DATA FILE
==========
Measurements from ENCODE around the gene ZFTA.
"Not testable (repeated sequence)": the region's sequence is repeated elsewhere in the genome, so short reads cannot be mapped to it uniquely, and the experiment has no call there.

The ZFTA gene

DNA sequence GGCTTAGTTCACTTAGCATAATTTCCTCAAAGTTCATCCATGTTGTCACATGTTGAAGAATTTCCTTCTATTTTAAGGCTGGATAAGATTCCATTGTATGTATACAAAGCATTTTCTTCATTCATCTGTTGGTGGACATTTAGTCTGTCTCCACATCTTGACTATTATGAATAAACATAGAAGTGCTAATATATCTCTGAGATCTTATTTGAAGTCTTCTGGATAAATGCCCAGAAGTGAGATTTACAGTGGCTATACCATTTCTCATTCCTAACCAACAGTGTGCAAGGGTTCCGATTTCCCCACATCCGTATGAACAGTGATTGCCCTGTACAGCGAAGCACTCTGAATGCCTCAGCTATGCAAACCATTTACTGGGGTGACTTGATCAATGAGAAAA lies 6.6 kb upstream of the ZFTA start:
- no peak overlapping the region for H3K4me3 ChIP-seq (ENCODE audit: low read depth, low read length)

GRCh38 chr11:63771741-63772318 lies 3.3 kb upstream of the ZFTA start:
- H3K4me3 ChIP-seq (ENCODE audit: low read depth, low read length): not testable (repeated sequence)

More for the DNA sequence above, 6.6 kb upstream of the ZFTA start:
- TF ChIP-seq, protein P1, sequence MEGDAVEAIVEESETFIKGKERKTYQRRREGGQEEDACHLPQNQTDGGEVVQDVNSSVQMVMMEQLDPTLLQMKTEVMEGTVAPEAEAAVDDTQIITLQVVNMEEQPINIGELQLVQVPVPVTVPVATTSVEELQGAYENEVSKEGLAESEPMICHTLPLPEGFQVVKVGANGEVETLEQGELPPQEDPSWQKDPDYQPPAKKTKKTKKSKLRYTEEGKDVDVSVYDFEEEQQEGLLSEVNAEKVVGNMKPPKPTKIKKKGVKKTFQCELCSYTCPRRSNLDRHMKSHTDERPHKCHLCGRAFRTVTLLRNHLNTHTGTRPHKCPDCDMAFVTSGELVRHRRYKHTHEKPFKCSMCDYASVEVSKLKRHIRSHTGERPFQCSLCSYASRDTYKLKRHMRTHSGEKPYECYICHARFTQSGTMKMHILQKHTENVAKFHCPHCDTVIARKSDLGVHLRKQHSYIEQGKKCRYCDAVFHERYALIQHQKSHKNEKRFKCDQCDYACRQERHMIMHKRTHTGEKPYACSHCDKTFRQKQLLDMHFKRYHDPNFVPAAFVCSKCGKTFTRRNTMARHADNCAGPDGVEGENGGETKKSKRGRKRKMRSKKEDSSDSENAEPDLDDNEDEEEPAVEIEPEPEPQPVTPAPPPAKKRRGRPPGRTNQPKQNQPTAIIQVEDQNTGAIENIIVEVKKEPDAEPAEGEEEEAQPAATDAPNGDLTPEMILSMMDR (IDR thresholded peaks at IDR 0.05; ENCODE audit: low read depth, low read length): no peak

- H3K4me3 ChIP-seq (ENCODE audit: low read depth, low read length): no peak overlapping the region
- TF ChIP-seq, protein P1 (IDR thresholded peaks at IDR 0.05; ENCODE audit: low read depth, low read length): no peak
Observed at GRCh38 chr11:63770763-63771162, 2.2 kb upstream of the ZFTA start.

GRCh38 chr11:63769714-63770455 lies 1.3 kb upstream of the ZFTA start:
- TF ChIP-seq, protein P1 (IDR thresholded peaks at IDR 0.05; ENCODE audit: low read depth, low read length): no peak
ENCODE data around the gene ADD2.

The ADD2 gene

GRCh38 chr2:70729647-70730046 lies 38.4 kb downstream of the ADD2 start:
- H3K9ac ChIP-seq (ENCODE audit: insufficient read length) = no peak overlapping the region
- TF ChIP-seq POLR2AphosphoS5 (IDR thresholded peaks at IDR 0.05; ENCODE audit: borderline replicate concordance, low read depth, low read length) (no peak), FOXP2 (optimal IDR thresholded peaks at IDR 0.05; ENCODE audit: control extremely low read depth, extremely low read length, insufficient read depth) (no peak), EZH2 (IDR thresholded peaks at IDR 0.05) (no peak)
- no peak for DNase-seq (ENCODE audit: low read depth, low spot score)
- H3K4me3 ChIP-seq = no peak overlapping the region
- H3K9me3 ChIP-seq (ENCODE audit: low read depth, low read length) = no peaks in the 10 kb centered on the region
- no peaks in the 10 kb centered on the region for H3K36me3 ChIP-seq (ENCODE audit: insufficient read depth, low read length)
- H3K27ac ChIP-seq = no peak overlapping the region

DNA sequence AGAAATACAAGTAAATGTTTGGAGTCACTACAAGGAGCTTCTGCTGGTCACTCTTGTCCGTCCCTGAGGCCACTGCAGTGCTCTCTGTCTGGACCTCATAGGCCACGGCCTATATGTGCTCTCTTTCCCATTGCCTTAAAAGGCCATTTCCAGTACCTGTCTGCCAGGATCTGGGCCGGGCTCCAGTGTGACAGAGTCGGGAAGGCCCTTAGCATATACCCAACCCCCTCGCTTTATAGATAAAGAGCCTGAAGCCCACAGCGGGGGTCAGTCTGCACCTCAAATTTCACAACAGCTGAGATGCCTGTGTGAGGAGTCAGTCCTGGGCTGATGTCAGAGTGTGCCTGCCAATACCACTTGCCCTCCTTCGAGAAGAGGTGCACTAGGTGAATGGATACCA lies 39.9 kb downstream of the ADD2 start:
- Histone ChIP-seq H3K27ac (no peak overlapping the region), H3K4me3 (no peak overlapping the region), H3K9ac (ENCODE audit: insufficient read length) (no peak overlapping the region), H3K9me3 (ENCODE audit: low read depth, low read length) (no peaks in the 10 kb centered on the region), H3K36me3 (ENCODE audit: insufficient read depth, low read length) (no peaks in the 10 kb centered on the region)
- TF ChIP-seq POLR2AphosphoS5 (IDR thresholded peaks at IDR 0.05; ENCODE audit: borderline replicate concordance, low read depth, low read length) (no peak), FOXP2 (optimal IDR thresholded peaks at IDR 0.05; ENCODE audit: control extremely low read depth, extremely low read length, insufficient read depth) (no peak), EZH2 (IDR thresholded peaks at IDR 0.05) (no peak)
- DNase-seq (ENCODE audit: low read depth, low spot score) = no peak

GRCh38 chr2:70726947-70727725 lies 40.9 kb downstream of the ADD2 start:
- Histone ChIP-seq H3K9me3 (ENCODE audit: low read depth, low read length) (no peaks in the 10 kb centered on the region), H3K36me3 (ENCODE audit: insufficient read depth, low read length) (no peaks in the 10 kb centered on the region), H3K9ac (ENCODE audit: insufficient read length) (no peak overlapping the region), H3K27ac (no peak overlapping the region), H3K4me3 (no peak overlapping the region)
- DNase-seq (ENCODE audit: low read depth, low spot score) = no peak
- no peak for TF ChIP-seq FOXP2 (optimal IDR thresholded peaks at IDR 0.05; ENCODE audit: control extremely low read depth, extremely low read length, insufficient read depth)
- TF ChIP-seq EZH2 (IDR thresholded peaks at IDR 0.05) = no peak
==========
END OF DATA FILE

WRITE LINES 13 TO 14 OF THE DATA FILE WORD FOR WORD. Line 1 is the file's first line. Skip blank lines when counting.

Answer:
GRCh38 chr11:63769714-63770455 lies 1.3 kb upstream of the ZFTA start:
- TF ChIP-seq, protein P1 (IDR thresholded peaks at IDR 0.05; ENCODE audit: low read depth, low read length): no peak